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March 27, 1937


Mr. Myers


Dean R. B r i m h a l l

Age Groups of t h e Unemployed

As you know, I have bothered you for data on the age groups
of the workers on W.P.A. Below you will find a simple table showing the various percentages of age groups which I have derived from
different sources. You will find a description of the sources on
an attached sheet.
Age group

New Hampshire
by its State
Employment Divs (Stead)



Other agencies
New Hampshire


Under 25Trg


























45 - 64
65 and over





My interest in the matter has been stimulated for three reasons:'>

(1) The general impression has grown up that such
figures for W.P.A. alone represent a fair
picture of unemployment in general.
I know you have warned readers of your studies
against this supposition but the Information
Service has recently made a collection of publicity on age groups of the unemployed and it
is clear from editorials, columns,, and the like
that the public thinks that the older age
groups represent our most difficult problem.


-2(2) You also know of my interest which has arisen
out of the correspondence between this
Administration and the Department of Labor, and
(3) Local and national planning is likely to
be affected by whatever conception is built
up, however valid or invalid it may be.
The State Administrator of New Hampshire, for example, was
so impressed by the data collected by his Director of the Division
of Employment that he had a summary mimeographed and widely distributed. If we compare the age groups that he finds as representative of the unemployed in his state and then compare it with
the age groups after adding tha CCC and NY A people, we find some
dramatic differences.
The New Hampshire officials probably forgot, or if they did
not forget, they disregarded the large number of young people em|k>yed by other government agencies in their own State. While it
is true that not all of the CCC boys and the NYA boys and girls are
from relief families, nevertheless, the government has removed a
large number of young people from the labor market. If these government agencies suddenly ceased functioning, the State of New Hampshire
would learn quickly enough that the unemployment problem in their
state is not one primarily of the old age groups.
I think the Employment Service suffers from the same misconception.
They report, as you will note by the table above, a relatively small
number of workers under 25 years. Therefore, the unemployed who are
on relief, according to their judgment, are of an inferior lot. They
point out that their applicants for work who do not come from relief
rolls have a much larger percentage in the age group under 25. The
only way I can explain their distribution is by assuming that they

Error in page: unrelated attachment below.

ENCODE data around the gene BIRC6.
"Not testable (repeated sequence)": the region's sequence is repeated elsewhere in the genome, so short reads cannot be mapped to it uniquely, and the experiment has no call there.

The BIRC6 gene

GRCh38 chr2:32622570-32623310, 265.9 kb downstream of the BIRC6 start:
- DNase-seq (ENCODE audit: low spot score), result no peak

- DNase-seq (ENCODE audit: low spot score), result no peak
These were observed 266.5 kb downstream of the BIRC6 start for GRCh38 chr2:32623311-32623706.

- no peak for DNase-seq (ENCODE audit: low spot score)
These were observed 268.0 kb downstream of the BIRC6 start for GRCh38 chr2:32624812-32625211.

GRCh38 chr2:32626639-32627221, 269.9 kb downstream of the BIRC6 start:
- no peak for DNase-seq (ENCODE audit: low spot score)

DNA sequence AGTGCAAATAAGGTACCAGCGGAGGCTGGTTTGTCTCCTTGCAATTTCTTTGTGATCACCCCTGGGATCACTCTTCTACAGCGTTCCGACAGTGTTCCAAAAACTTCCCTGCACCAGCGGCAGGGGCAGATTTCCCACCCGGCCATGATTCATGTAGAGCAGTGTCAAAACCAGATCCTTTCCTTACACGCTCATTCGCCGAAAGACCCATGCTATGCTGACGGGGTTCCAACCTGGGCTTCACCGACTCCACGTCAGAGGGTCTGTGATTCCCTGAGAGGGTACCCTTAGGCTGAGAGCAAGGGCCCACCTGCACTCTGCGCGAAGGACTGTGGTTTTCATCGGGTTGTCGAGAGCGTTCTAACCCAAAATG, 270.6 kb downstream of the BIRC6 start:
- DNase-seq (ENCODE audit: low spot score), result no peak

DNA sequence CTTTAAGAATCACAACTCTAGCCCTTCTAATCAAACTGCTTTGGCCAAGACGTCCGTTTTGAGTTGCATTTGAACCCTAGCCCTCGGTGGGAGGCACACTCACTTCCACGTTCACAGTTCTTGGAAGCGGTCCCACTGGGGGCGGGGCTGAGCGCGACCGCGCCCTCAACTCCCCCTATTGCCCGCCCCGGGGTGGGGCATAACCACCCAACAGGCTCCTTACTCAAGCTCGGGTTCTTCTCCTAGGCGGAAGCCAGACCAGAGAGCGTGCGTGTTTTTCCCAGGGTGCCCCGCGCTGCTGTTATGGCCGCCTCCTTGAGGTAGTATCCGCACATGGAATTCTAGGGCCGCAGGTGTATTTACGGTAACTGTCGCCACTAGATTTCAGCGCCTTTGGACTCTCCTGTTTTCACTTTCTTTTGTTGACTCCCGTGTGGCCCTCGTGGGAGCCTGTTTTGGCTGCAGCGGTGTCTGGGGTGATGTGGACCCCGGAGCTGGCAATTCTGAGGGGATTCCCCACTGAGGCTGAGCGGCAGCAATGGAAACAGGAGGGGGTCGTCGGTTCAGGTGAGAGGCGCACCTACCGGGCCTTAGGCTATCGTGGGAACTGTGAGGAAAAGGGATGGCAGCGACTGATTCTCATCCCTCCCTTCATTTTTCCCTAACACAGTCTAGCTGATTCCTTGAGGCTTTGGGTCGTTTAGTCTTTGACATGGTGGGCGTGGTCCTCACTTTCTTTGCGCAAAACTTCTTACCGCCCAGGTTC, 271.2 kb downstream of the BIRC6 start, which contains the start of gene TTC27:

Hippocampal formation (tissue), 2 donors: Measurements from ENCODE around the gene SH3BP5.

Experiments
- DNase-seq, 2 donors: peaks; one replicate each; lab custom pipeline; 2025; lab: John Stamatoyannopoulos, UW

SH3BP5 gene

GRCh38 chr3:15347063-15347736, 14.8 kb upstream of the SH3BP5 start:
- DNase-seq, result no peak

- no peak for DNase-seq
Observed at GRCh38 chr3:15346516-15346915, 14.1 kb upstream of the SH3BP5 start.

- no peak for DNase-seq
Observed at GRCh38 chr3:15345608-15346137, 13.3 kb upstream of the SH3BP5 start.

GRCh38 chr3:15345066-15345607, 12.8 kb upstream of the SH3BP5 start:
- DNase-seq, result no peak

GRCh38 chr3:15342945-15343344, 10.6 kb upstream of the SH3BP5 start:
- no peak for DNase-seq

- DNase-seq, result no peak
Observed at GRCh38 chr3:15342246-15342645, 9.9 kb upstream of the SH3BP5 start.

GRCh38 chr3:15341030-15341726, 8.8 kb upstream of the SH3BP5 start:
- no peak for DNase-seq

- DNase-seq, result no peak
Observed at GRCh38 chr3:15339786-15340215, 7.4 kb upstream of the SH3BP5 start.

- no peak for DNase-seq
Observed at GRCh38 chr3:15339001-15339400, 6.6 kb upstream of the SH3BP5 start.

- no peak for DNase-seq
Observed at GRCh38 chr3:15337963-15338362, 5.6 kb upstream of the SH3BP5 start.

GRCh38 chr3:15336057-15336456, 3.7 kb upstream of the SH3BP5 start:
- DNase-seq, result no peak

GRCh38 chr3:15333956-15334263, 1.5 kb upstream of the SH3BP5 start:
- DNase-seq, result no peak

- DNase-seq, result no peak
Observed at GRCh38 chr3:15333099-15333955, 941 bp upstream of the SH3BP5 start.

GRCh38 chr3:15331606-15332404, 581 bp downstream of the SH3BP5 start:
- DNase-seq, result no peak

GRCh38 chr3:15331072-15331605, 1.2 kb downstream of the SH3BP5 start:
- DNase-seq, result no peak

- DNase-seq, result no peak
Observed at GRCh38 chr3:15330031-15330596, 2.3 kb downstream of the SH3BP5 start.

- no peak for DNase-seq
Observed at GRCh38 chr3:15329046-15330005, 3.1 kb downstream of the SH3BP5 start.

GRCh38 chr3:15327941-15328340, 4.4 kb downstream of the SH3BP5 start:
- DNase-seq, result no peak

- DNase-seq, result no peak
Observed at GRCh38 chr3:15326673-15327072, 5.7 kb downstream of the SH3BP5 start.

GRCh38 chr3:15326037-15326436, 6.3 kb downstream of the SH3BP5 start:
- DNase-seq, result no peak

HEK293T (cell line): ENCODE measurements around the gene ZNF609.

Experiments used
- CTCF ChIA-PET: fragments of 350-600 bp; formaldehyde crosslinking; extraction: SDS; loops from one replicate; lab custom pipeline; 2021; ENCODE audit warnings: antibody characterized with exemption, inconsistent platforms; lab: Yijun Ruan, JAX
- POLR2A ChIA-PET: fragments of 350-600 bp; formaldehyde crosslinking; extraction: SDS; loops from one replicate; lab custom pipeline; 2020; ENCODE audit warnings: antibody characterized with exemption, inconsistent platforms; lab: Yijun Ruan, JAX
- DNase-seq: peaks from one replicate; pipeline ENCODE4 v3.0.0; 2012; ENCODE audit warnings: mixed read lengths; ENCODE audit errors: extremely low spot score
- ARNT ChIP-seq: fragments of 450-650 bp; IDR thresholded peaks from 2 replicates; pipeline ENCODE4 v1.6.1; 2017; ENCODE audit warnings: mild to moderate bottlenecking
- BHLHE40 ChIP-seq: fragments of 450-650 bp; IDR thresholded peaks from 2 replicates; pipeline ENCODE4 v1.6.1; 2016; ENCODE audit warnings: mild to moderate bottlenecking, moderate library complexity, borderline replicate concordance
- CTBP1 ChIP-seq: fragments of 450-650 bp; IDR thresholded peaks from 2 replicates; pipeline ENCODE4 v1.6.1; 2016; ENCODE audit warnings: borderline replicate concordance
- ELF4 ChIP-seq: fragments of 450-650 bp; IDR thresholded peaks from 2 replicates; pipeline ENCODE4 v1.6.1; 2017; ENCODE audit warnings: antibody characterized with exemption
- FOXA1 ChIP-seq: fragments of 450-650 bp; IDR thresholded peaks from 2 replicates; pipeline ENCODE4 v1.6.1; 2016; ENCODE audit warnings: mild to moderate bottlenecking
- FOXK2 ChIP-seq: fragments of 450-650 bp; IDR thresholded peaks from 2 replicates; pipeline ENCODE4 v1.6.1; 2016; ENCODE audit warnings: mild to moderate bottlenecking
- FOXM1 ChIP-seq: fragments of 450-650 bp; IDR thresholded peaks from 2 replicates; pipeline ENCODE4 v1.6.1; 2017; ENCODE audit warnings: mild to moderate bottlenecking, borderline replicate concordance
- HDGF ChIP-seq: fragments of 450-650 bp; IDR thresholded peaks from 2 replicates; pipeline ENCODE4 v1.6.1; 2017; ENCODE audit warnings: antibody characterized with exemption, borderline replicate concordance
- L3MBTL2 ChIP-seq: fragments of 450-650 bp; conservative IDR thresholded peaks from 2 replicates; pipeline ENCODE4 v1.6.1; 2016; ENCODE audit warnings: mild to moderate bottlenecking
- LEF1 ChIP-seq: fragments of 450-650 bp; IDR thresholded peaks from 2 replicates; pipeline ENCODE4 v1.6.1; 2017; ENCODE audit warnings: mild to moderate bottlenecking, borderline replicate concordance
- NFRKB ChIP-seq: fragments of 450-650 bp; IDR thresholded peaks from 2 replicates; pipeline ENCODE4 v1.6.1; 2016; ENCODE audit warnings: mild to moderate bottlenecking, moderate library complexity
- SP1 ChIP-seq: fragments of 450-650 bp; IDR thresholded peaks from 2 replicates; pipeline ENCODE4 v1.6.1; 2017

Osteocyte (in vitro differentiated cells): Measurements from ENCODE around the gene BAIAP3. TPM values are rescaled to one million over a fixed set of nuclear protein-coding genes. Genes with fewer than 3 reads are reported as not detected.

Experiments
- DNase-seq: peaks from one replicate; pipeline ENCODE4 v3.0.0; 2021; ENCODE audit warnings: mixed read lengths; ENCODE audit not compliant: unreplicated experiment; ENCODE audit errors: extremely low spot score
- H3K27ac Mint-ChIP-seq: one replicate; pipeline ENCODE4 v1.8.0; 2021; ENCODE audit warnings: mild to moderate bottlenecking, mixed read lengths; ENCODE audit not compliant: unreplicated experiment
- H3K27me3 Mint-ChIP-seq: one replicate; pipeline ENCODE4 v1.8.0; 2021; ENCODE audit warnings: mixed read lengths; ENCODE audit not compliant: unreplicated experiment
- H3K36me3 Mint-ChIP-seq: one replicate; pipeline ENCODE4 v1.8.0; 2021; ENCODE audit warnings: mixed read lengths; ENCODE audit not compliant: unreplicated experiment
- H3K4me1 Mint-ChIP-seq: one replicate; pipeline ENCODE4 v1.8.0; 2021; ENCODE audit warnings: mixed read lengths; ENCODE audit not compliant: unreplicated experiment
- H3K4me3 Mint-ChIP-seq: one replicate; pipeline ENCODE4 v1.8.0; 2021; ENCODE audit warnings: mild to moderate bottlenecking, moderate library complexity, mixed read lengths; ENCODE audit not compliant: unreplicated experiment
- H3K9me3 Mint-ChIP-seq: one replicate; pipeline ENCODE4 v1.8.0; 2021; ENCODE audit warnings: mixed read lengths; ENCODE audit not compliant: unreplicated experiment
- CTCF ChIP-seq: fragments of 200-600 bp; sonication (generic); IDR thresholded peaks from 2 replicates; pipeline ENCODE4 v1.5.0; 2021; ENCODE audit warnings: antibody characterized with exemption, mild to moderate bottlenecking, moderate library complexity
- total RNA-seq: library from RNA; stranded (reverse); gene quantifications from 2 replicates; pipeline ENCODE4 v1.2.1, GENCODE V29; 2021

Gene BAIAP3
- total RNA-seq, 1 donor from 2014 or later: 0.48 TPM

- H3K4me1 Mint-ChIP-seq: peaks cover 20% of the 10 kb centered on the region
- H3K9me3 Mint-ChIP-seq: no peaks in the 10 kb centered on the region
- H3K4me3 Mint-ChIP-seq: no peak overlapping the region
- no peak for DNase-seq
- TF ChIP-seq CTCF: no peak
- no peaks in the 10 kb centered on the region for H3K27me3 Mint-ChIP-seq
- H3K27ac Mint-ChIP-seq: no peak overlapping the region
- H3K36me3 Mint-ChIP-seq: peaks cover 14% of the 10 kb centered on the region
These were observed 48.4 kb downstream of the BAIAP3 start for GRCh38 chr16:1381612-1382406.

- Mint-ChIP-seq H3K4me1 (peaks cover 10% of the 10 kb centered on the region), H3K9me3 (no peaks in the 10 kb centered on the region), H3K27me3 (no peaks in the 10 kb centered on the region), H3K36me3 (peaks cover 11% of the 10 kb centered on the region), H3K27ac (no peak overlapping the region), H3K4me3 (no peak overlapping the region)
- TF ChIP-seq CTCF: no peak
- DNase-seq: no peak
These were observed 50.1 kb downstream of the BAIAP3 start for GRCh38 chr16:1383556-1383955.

do not register workers who have been certified as eligible for relief
who ultimately get on CCC and NYA. Were it not for federal agencies
other than the W.P.A., the labor market would certainly be very different from what it is now and I think all people who are employed on
government projects should be taken into consideration in any discussion
of the problem of the older workers.
If we do not do this we will be following the practice of various
European countries who reduce unemployment statistically by putting men
in the army. The general assumption is that these people will be absorbed
into private industry because of their age and physical condition. This
may be true in the future but it is not true now. Even the United States
Employment Service, as you know, reports that it is this young group below
the age of 25 that is the most difficult to place.



There is one further observation I cannot help making,
though it is not strictly a statistical one, and that is that
innumerable naive people who have recognized the youth problem,
are recommending training for the younger group. There is only
one way by which young people have obtained training in the past
and that is by being on a job. The best evidence that I have been
able to obtain shows that 95% of the skilled vyorkers of the country
learned their skills on the job and are trained by other workers.
If these observations are supported by fact it appears to me
that our problem is not one of the older workers, even of the unskilled older workers, but one of youth.


March 27, 1937


The New Hampshire data were derived from the findings of a
survey conducted by James P. Quinn, Director of Employment. The total
number of cases surveyed as of February 1, 1937 was 9,071 (In addition to those above 4 5 years of age it was found that 870 workers,
or 9«6 of the total, had infirmities which would make them unemployable so far as private industry is concerned)
The U.S.E.S. report was prepared by William H. Stead for the
Secretary of Labor. It is an analysis of the active registrants on
its files as of July 1936 and represents only those with a relief
The 7fPA distribution by Howard Myers was submitted by him in a
memorandum to Dean R. Brimhall dated January 19, 1937. The data were
obtained as of June 1936 but "the figures have been adjusted to indicate a distribution as of present age of the workers."
The distribution supplied by Berman Is for persons employed on
WPA projects, enrolled in the CCC and aided by NYA as of May and June
My estimate is based on the total number employed by all government
agencies under the Works Program, which includes WPA, CCC, NYA and other
government agencies. The ages of the latter were unknown and this
accounts for the large per centum of "unknown" in the break-down. All
totals were as of February 27, 1937, as furnished in the confidential
tabulation sheet, excepting those for NYA, which are as of January 31, 1937.
These figures were furnished by the NYA Statistical Division. I y New
Hampshire estimate was made by adding CCC enrollees from New Hampshire
and those receiving NYA aid to the total given in the WPA State survey.